Vulnerability: data deficient
What is it?
The orca, also known as killer whale, is a toothed whale that is easy to recognize because of its black and white patterns. Males (6-8 meters) are larger than females (5-7 meters), and also have identifiable high and straight dorsal fins. The orca is an apex predator. Its diet consists mostly of large fish, and marine mammals from seals to dolphins and even small whales, which is where the name "killer whale" comes from. However, it has never been known to intentionally harm humans in the wild.
Where is it?
Orcas are found everywhere in the world's oceans, as well as the Mediterranean. They are absent from the Baltic sea. It is difficult to say orcas are common in any East Atlantic Arctic country, as they prefer certain areas, and it is not particularly common to see them close to shore even in these areas. However, it is known that the Norwegian and Icelandic population are the largest. Orcas are not uncommon around the Faroe Islands. In Greenland, they are only seen occasionally. Finally, a small part of the Norwegian population extends to Svalbard, where orca numbers have been increasing.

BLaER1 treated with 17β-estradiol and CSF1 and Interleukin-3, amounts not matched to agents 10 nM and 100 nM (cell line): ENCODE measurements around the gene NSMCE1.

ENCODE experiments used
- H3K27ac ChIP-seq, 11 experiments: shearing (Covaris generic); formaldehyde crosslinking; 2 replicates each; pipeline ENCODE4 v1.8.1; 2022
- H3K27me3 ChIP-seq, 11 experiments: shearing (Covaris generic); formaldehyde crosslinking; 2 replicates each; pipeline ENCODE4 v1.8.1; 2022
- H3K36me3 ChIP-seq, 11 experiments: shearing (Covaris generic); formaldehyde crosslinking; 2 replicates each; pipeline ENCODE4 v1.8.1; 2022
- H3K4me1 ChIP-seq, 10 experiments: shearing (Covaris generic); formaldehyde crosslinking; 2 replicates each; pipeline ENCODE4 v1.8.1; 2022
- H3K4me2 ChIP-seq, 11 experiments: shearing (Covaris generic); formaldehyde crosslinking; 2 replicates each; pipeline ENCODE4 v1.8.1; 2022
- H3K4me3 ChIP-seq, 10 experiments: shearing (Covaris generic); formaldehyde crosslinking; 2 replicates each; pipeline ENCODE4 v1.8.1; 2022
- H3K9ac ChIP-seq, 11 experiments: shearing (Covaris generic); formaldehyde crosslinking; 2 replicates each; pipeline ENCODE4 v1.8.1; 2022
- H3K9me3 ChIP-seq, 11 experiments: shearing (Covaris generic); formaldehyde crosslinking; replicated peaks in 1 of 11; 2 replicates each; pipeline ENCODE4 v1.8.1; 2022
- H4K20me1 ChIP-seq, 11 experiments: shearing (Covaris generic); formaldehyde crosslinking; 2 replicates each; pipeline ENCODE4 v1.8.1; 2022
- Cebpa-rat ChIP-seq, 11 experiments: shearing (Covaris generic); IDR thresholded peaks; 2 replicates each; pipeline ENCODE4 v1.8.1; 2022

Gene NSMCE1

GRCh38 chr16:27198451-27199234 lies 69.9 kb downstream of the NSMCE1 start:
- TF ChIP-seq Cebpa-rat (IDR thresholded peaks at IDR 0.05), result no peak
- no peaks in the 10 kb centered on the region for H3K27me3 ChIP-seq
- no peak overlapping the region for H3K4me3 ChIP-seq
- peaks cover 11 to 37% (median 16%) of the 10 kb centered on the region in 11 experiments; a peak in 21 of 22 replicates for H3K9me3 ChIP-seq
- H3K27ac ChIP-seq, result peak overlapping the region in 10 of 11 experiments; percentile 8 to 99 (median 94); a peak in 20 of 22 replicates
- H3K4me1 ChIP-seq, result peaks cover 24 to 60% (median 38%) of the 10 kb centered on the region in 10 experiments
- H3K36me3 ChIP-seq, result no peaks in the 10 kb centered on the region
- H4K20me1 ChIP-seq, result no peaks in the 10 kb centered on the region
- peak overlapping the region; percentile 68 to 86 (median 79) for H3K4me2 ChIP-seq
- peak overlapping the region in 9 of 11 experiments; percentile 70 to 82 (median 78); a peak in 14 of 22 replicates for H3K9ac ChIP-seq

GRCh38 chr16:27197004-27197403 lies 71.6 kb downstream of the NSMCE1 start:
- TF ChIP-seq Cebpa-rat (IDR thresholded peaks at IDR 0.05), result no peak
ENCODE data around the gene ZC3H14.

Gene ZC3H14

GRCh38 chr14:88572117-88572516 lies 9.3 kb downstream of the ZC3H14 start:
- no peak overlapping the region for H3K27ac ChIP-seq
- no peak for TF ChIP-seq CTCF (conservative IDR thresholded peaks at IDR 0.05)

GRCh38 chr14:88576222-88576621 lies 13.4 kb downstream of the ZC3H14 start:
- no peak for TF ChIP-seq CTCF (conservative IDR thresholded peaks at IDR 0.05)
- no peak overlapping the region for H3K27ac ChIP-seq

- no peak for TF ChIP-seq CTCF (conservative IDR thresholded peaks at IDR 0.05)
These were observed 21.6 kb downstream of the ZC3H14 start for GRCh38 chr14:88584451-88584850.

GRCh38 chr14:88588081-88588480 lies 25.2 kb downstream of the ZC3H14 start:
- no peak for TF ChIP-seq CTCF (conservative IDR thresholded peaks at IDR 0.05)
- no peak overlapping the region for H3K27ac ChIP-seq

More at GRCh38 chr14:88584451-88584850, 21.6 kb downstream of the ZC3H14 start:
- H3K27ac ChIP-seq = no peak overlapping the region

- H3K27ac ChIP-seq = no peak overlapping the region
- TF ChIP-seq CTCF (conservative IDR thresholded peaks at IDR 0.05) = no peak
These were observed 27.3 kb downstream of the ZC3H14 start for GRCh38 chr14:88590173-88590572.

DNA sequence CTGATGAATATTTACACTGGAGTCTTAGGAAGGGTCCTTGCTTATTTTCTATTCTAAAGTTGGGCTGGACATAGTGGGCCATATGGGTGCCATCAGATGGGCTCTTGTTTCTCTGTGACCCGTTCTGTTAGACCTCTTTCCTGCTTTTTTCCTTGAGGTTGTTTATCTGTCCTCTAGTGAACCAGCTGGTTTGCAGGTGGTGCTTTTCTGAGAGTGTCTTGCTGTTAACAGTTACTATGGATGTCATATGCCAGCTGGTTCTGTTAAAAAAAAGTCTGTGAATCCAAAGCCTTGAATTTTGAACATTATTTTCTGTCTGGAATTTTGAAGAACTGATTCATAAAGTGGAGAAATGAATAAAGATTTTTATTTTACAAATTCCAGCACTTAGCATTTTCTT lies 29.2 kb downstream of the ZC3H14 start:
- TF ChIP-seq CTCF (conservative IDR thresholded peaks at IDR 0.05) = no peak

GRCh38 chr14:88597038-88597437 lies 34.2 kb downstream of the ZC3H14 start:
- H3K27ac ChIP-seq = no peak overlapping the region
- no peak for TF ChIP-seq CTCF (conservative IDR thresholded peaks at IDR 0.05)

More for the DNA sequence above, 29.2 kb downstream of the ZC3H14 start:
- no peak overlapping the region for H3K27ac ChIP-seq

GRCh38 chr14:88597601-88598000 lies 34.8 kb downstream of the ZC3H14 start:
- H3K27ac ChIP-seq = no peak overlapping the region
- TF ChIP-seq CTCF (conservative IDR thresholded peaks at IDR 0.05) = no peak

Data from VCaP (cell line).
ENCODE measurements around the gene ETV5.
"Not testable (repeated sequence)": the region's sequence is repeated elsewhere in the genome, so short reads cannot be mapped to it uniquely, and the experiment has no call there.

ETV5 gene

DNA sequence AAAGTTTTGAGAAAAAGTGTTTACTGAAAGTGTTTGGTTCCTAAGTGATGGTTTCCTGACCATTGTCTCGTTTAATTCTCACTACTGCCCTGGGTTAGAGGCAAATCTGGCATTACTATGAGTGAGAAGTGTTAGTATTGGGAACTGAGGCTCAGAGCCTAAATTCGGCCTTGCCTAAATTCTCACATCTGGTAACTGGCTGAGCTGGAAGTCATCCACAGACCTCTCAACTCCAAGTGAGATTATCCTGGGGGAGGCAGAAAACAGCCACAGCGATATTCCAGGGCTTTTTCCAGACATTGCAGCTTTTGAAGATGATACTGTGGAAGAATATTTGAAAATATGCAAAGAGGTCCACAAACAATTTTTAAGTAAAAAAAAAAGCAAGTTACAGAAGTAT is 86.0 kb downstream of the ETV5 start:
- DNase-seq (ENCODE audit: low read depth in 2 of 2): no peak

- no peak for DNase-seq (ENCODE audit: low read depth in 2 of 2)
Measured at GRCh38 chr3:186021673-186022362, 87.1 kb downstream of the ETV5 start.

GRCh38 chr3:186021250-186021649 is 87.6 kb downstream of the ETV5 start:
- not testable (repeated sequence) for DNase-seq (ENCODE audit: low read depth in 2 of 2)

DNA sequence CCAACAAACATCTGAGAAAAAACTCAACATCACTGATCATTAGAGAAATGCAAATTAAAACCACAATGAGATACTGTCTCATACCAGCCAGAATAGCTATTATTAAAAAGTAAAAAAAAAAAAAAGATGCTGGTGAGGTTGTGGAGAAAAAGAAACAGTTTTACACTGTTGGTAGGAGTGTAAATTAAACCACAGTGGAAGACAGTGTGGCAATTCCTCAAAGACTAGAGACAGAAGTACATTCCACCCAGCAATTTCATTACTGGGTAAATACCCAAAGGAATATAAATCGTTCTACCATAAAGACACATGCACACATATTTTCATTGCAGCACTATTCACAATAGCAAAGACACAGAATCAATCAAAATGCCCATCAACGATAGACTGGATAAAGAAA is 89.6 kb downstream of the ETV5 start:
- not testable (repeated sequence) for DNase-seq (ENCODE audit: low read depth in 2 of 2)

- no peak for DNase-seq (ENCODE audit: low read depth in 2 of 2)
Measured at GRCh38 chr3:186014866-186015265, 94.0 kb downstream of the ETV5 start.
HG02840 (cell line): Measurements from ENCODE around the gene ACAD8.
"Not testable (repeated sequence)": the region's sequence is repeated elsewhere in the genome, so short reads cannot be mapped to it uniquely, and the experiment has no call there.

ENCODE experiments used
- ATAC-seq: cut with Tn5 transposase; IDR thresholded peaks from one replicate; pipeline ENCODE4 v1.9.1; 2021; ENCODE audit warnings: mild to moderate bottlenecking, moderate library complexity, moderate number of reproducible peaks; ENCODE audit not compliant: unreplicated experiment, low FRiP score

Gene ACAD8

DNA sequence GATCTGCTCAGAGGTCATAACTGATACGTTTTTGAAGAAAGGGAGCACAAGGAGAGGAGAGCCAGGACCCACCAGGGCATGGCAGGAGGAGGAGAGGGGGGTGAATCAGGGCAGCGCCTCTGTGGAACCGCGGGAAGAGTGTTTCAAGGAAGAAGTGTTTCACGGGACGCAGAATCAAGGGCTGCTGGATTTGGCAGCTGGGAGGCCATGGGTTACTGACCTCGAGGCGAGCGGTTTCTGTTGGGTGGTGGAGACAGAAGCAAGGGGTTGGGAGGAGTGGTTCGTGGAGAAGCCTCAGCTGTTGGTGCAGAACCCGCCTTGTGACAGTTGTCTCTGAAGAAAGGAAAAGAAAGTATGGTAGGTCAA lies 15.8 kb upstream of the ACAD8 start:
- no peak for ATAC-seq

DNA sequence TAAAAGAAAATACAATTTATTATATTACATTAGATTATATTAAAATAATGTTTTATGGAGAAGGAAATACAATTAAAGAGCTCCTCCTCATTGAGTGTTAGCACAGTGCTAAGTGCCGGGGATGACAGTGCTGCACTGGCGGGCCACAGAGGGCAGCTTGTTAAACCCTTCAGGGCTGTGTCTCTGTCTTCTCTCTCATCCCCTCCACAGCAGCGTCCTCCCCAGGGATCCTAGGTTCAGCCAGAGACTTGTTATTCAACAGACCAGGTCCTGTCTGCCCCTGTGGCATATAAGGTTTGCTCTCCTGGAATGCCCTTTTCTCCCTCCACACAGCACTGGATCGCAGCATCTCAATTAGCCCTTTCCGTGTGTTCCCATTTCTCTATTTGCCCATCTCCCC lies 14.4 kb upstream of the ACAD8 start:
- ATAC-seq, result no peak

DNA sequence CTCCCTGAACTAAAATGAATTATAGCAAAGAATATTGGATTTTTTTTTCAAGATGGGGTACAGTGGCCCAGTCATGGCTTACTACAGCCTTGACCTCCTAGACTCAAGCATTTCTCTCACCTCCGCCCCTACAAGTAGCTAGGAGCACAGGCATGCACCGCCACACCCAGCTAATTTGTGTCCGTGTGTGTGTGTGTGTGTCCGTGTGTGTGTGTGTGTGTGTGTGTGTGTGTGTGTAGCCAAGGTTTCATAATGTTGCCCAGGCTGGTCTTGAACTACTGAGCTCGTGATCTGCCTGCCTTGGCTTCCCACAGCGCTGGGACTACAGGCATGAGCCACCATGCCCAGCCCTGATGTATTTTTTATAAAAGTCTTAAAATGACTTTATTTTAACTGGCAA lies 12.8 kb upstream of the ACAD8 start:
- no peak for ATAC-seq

- Orcas have been separated in types, which are debated to form subspecies or even separate species. These types are based on criteria such as appearance, geographic distribution, lifestyle and diet.
- Since 2020, some orcas have been observed to attack the rudder and hull of sail boats off of the coast of Spain and Portugal. However, the individuals responsible seem to be playful juveniles, simply curious about the boats. Still, this behavior is unprecedented, and needs to be investigated further.
- Baird, Robin W. (2002). Killer Whales of the World. Stillwater, MN.: Voyageur Press. ISBN 978-0-7603-2654-1.
- Bloch, D., Mikkelsen, B., & Ofstad, L. H. (2001). Marine Mammals in Faroese Waters With Special Attention to the South-south-eastern Sector of the Region.
- Jourdain, E., Ugarte, F., Víkingsson, G. A., Samarra, F. I. P., Ferguson, S. H., Lawson, J., Vongraven, D., & Desportes, G. (2019). North Atlantic killer whale Orcinus orca populations: a review of current knowledge and threats to conservation. Mammal Review, 49(4), 384–400. https://doi.org/10.1111/MAM.12168
- Killer whale. (n.d.). Norsk Polarinstitutt. Retrieved November 17, 2021, from https://www.npolar.no/en/species/killer-whale/
- Victoria Gill (November 2020). "Have rogue orcas really been attacking boats in the Atlantic?". BBC News.